The University of Massachusetts, under pressure for a policy that barred Iranian nationals from seeking admission to certain graduate science courses, reversed itself on Wednesday and announced it will now accept the students.
The school had originally cited concerns that admitting the Iranians to some science courses related to nuclear energy could violate U.S. sanctions against Iran. The United States and Iran are currently in talks about Iran’s nuclear program.
In its statement, the school said it had reversed its position after consulting with the State Department and outside counsel.
“This approach reflects the university's long-standing commitment to wide access to educational opportunities,” said Michael Malone, vice chancellor for research and engagement. “We have always believed that excluding students from admission conflicts with our institutional values and principles. It is now clear, after further consultation and deliberation, that we can adopt a less restrictive policy.”
UMass was one of a handful of schools that was barring the admissions of Iranian nationals to some science and engineering programs, citing the potential conflict with U.S. sanctions policy.
In a Tuesday interview with the Los Angeles Times, Malone said the university had established the policy after an Iranian who was doing graduate research was denied reentry to the United States in December as a result of sanctions and related regulations. He said the school didn’t want to risk violating the rules because there are significant civil and criminal penalties.
“The Department of State is committed to facilitating legitimate travel of qualified applicants,” a diplomat told The Times on background. “All visa applications are reviewed individually in accordance with the requirements of the U.S. Immigration and Nationality Act, and other relevant laws that establish detailed standards for determining eligibility for visas and admission to the United States.
“U.S. law does not prohibit qualified Iranian nationals coming to the United States for education in science and engineering,” the State Department diplomat said. “Each application is reviewed on a case-by-case basis. We will reach out to UMass Amherst to discuss this specific decision, and are available to answer any questions from other academic institutions regarding implementation of the relevant laws.”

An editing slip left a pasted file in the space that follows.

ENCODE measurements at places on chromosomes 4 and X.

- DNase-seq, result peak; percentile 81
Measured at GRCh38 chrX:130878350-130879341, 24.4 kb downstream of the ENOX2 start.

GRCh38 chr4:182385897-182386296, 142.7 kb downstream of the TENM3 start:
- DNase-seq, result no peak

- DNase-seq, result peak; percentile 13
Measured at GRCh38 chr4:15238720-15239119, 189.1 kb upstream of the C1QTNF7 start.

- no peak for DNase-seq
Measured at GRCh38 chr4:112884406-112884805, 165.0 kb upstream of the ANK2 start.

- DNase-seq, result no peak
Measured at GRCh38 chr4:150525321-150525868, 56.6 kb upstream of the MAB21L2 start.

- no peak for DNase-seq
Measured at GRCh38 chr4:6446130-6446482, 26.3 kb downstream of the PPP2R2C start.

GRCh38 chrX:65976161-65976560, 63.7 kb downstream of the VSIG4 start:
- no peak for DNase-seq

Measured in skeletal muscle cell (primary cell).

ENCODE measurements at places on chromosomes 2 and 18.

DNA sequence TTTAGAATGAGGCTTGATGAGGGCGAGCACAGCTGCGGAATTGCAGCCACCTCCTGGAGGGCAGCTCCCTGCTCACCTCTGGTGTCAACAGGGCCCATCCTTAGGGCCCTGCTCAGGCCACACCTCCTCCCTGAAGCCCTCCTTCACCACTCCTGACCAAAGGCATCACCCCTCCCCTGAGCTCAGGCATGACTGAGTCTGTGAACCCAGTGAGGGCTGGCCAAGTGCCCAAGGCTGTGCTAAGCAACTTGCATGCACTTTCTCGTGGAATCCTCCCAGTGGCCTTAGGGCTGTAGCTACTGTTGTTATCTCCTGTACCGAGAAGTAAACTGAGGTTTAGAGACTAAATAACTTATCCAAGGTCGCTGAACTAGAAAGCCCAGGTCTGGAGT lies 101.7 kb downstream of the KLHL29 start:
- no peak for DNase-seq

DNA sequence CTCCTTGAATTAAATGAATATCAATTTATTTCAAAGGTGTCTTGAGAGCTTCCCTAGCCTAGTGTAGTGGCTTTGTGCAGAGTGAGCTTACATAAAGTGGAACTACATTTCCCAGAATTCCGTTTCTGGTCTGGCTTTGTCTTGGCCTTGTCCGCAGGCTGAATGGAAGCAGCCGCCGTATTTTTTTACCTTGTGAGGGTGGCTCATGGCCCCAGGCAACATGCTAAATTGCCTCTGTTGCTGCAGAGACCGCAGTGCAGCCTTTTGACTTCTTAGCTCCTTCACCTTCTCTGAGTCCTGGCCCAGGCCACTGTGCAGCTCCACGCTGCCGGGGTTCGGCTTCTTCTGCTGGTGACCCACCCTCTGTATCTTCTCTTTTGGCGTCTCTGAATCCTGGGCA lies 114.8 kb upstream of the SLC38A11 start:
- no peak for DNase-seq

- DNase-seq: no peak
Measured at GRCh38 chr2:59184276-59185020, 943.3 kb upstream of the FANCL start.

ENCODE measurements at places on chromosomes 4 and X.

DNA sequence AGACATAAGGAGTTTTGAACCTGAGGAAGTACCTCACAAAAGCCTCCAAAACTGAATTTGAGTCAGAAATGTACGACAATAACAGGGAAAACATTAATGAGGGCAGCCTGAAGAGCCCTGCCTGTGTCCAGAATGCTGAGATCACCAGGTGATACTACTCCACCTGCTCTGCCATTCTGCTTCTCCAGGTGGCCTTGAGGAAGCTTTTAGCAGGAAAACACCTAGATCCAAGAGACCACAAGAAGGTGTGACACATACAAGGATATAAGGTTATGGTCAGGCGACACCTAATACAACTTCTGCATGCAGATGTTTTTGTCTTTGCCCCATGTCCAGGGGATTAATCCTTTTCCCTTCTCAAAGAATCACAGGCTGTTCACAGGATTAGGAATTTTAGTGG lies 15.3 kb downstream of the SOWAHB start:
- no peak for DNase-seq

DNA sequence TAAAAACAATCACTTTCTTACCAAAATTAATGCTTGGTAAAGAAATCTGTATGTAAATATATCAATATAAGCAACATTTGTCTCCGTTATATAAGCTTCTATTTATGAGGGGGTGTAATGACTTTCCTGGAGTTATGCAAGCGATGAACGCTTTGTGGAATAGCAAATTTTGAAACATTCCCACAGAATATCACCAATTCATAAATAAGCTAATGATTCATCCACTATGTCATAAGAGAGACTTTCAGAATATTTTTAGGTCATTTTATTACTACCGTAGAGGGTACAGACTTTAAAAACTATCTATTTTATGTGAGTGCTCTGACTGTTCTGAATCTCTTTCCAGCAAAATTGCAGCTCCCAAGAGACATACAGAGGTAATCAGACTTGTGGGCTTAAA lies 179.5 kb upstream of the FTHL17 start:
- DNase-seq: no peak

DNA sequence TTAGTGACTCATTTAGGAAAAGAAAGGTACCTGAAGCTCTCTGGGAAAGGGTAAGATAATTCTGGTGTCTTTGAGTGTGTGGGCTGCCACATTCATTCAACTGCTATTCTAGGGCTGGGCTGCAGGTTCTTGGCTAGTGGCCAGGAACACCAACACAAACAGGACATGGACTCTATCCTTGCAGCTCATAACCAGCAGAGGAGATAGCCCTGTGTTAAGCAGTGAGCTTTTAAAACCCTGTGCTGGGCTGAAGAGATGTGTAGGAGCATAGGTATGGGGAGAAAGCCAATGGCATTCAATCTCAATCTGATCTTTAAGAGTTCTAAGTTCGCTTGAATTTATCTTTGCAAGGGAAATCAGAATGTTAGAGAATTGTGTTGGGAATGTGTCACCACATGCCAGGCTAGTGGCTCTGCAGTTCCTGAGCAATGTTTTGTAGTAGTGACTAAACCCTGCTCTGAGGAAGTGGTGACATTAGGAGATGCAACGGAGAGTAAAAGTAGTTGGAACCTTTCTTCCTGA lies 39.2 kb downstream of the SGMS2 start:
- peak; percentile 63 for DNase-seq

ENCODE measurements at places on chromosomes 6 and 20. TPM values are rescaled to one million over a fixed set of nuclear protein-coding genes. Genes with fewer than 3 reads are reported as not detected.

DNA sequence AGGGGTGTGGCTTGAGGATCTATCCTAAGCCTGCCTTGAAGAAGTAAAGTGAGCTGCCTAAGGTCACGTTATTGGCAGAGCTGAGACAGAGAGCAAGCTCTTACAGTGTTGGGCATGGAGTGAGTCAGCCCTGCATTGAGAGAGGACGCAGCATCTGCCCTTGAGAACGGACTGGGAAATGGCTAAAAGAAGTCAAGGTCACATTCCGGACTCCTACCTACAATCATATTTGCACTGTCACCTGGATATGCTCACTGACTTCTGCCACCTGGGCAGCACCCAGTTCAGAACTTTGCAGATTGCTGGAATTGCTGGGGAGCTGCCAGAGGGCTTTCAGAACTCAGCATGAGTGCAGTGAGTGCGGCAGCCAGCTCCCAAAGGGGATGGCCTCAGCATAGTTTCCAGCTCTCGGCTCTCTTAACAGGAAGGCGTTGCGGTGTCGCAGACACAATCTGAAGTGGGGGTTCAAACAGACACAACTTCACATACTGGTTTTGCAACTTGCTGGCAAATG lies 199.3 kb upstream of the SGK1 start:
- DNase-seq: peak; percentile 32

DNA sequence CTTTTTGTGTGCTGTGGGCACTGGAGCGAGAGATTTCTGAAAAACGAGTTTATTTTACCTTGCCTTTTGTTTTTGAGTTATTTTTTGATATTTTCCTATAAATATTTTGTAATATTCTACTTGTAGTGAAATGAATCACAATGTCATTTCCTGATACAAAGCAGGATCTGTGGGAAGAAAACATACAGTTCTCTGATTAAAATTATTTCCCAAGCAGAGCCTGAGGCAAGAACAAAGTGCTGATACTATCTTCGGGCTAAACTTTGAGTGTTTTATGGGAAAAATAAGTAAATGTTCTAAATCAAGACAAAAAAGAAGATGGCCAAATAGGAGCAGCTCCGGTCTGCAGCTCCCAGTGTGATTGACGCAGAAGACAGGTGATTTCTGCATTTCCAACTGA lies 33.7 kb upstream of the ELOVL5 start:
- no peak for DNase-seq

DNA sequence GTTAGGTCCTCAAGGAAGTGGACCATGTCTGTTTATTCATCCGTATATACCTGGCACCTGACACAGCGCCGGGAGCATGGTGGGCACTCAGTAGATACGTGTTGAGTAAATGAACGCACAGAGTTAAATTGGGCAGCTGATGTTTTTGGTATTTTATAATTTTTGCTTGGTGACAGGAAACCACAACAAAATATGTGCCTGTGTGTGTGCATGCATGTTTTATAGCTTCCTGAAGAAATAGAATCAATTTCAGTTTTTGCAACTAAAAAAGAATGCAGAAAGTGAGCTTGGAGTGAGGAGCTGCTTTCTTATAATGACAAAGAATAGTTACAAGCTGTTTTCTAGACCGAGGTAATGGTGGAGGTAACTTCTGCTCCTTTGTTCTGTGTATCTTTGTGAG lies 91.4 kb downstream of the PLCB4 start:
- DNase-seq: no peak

Malone, in an interview on Wednesday, said the university had talked to the State Department and would use the individual approach.
“Federal law, the Iran Threat Reduction and Syria Human Rights Act of 2012, requires that the U.S. Department of State deny visas to Iranian students wishing to engage in certain fields of study related to the energy sector, nuclear science, nuclear engineering or a related field at U.S. colleges and universities," he said.
“To comply with the law and its impacts, UMass Amherst will develop individualized study plans as appropriate based on a student’s projected course work and research in conjunction with an offer of admission. The plan will be updated as required during a student’s course of study.”
UMass’ decision to bar Iranians set off complaints from Iranian students, who feared they were being discriminated against by the school, and an advocacy group representing Iranian Americans. The National Iranian American Council said it welcomed the reversal.
“Sanctions have caused many problems, but they are not an excuse to discriminate against Iranian students,” NIAC President Trita Parsi said in a prepared statement. “UMass has done the right thing to correct its mistake and we look forward to learning full details about how its new policy will ensure Iranian students are not discriminated against.
“Ultimately, these issues will not go away until broad sanctions are lifted. We hope that diplomacy between the U.S. and Iran can succeed in eventually achieving this. In the meantime, we will continue to work to prevent sanctions from punishing ordinary Iranians and Iranian Americans,” Parsi stated.
Follow @latimesmuskal on Twitter for national news.